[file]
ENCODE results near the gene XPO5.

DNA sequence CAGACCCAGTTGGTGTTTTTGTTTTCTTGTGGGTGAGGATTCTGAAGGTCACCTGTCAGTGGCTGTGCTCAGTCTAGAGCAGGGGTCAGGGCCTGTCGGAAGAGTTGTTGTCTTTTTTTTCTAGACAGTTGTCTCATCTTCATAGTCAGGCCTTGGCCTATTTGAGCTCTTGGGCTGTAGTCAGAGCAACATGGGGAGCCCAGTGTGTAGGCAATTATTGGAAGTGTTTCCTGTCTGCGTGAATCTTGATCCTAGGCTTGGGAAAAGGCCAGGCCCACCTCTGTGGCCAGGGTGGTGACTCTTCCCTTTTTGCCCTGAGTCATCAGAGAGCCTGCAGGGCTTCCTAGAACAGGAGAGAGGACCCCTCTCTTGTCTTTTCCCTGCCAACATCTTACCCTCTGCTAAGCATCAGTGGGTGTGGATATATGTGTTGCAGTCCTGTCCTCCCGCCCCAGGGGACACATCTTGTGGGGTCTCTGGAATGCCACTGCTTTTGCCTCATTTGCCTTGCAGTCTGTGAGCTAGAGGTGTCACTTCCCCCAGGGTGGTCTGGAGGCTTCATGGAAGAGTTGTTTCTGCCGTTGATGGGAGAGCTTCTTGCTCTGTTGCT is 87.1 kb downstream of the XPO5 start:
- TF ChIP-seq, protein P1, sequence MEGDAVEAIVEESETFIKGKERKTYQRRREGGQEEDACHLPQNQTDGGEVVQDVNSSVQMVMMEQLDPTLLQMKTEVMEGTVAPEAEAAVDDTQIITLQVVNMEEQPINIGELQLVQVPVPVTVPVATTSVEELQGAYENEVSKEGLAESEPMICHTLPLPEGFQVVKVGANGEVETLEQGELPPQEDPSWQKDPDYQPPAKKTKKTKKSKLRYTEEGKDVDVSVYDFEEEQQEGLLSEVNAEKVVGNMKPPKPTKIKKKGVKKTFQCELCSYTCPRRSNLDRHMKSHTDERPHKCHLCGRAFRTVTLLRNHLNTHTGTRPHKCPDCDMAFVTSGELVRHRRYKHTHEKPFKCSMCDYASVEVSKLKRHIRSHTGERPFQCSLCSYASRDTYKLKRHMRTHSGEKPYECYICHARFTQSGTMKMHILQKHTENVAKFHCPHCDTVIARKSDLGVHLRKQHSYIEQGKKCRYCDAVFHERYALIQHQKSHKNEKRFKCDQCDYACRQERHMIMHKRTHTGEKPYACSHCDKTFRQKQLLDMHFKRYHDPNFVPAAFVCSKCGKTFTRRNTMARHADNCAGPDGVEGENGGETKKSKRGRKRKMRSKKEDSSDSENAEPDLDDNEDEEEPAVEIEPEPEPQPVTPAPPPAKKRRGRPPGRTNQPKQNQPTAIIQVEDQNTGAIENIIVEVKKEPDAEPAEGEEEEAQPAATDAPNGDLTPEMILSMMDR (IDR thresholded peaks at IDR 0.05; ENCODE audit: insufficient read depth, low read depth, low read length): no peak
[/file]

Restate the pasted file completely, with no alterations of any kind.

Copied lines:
ENCODE results near the gene XPO5.

DNA sequence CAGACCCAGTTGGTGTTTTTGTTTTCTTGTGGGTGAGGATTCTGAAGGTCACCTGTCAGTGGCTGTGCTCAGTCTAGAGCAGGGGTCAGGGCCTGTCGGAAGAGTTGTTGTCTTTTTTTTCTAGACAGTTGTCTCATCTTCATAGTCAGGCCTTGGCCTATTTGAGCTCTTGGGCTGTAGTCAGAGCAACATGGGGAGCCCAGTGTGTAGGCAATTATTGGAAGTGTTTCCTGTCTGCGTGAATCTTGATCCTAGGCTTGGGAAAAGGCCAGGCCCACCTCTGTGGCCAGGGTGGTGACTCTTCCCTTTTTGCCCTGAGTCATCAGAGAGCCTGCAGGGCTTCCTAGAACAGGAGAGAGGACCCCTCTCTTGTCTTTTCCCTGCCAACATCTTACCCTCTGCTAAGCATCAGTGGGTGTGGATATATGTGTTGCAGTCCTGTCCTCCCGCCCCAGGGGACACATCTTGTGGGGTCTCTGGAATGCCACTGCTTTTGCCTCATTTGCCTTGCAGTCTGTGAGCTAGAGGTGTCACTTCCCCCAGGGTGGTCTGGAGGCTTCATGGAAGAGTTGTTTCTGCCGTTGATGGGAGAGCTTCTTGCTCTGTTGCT is 87.1 kb downstream of the XPO5 start:
- TF ChIP-seq, protein P1, sequence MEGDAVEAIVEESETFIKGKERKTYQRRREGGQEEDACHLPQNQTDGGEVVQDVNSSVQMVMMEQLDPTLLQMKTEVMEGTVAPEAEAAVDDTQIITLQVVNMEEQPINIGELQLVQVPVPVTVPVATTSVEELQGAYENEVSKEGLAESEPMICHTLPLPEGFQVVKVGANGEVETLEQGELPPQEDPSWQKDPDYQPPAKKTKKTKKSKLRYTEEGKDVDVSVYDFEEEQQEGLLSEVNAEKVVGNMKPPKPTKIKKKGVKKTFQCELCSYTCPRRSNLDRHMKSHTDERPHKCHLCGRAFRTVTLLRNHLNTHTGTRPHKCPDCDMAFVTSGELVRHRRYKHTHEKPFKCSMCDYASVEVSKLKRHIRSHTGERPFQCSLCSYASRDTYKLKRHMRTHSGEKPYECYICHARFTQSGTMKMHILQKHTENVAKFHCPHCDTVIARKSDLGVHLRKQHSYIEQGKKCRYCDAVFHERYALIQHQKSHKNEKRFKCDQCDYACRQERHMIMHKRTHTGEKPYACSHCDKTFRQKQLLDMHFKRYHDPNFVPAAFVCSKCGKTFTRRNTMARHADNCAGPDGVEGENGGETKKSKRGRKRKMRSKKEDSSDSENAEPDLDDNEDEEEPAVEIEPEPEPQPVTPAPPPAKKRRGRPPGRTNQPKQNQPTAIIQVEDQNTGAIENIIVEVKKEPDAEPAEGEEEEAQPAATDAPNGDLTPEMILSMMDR (IDR thresholded peaks at IDR 0.05; ENCODE audit: insufficient read depth, low read depth, low read length): no peak